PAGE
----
To deceive people a subtle but unmistakable clamp down on the media was put in place. Journalists in Uyo soon got to know that it was unsafe to write the truth about the government – if it was unfavorable. With those in the state silenced, the stage was set for the scamming of the Lagos-Ibadan media houses. Groups of editors, who had not visited AKS while Attah was governor, were brought into AKS and given guided tours during which projects completed before 1999 and from 1999 to 2007 were claimed by the AKS government. The people in the state read with increasing alarm and disdain as newspapers in the Lagos-Ibadan axis published what had not happened. In all these, someone forgot that ultimately power belongs to God. Transient holders of power frequently forget that.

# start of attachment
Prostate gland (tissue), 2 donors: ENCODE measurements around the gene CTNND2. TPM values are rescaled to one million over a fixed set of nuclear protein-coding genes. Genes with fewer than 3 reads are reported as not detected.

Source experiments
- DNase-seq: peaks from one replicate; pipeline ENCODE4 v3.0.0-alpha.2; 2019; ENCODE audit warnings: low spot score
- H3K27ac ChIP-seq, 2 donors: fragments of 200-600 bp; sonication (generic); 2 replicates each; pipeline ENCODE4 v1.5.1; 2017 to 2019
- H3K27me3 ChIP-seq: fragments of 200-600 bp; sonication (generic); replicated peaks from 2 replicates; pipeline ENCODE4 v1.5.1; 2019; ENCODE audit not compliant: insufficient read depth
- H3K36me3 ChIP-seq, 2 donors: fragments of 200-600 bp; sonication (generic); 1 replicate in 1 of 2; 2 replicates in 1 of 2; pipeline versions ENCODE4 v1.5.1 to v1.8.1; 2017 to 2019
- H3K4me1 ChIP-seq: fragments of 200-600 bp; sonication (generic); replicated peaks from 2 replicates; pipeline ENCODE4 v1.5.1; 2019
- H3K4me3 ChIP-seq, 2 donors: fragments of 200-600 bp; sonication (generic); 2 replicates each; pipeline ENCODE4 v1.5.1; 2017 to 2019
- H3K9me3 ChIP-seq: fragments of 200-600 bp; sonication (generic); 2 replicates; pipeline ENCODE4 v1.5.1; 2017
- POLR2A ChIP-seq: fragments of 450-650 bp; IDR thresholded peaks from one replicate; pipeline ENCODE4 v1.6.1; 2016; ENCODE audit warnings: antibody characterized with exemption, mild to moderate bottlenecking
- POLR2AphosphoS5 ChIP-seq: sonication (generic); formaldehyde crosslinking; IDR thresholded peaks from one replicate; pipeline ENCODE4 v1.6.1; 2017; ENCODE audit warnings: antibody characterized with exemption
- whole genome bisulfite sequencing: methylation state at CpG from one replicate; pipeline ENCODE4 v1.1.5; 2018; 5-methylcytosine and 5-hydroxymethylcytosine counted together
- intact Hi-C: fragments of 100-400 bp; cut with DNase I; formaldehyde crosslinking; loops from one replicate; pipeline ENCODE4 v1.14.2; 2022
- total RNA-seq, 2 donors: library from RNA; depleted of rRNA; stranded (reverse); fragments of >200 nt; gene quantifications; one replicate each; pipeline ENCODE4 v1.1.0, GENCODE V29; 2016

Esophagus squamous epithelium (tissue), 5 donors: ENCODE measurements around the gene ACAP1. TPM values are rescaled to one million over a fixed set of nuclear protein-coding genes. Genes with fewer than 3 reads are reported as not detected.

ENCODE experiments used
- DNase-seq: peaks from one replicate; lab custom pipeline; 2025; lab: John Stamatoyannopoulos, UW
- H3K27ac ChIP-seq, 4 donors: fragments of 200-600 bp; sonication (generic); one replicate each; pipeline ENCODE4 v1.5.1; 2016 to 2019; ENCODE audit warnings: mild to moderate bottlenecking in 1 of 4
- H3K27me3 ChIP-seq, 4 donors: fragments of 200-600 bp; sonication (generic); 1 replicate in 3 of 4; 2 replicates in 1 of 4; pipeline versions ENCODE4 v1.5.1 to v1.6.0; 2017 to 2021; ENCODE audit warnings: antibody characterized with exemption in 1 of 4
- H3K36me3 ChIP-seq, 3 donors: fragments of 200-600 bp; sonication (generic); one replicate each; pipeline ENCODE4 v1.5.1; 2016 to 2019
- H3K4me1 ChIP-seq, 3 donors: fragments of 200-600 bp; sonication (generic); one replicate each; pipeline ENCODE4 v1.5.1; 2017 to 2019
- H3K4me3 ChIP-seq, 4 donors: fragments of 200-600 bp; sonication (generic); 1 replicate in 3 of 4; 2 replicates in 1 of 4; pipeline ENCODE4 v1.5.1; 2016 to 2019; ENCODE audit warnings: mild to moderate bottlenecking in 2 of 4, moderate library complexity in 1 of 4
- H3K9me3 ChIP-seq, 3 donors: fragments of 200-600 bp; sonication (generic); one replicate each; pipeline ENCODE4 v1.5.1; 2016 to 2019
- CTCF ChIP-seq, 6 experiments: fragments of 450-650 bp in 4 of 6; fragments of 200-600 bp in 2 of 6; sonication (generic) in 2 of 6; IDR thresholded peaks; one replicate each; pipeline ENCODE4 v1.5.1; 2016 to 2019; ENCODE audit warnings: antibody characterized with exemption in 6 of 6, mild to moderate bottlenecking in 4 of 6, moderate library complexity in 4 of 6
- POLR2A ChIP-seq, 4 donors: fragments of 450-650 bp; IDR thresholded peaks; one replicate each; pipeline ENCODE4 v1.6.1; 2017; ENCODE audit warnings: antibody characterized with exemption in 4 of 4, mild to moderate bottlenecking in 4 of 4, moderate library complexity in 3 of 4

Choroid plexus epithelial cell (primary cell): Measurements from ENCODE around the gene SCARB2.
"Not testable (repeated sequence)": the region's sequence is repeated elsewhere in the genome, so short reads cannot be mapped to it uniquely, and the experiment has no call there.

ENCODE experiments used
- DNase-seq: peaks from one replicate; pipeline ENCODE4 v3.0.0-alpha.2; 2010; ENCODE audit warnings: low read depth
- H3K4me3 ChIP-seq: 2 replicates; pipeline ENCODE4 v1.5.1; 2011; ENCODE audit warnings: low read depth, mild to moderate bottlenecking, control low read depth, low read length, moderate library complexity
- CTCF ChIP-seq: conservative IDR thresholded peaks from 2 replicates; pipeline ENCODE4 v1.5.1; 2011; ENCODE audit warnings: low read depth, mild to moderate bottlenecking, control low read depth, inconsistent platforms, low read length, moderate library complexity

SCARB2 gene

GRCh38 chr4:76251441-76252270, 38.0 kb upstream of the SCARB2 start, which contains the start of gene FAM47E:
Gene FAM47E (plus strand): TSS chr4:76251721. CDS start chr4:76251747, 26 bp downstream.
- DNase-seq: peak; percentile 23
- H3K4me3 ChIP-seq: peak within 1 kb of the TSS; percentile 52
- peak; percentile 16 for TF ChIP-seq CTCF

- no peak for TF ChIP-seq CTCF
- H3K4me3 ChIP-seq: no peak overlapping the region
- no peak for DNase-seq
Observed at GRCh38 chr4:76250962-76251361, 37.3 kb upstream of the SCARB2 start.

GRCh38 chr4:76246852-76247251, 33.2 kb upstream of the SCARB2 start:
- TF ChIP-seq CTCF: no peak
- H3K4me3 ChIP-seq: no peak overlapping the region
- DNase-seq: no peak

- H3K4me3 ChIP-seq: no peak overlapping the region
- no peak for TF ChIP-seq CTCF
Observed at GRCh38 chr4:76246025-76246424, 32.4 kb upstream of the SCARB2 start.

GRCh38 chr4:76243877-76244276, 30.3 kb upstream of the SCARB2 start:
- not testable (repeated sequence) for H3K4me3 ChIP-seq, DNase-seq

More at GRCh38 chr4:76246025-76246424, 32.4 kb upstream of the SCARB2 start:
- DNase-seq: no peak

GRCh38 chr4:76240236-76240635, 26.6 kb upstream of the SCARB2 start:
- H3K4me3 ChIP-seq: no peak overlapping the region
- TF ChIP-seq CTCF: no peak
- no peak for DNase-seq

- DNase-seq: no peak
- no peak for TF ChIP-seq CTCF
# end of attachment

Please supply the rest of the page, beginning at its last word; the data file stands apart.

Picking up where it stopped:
Today, with the coercive powers which all state governors deploy removed, it is impossible for the AKSG 2007-2015 to claim the Airport, the Independent Power Plant, the Government Secretariat, the Ibom Hotels and Resorts, the Golf Course, the Shelter Afrique and the Low Income Housing Projects, the General Hospitals in each Local Government, the Ibom Plaza – to mention a few – as its own accomplishments as was done when it was in power.
Instead, today, any objective investigator can go to AKS and ask to be shown the projects started and completed from 2007 to 2015.
While there, the investigator should also make inquiries about the 18-storey 5-Star Tropicana Hotel proposed for Uyo which was never built while billions of naira went down with it. Then, there is the Specialist Hospital on the Ikot Ekpene Road which was also promised but not delivered until departure date. The investigator must race to Ikot Ekpene where, in the middle of downtown traffic, a 12-storey 5-Star Hotel sits like a sore thumb.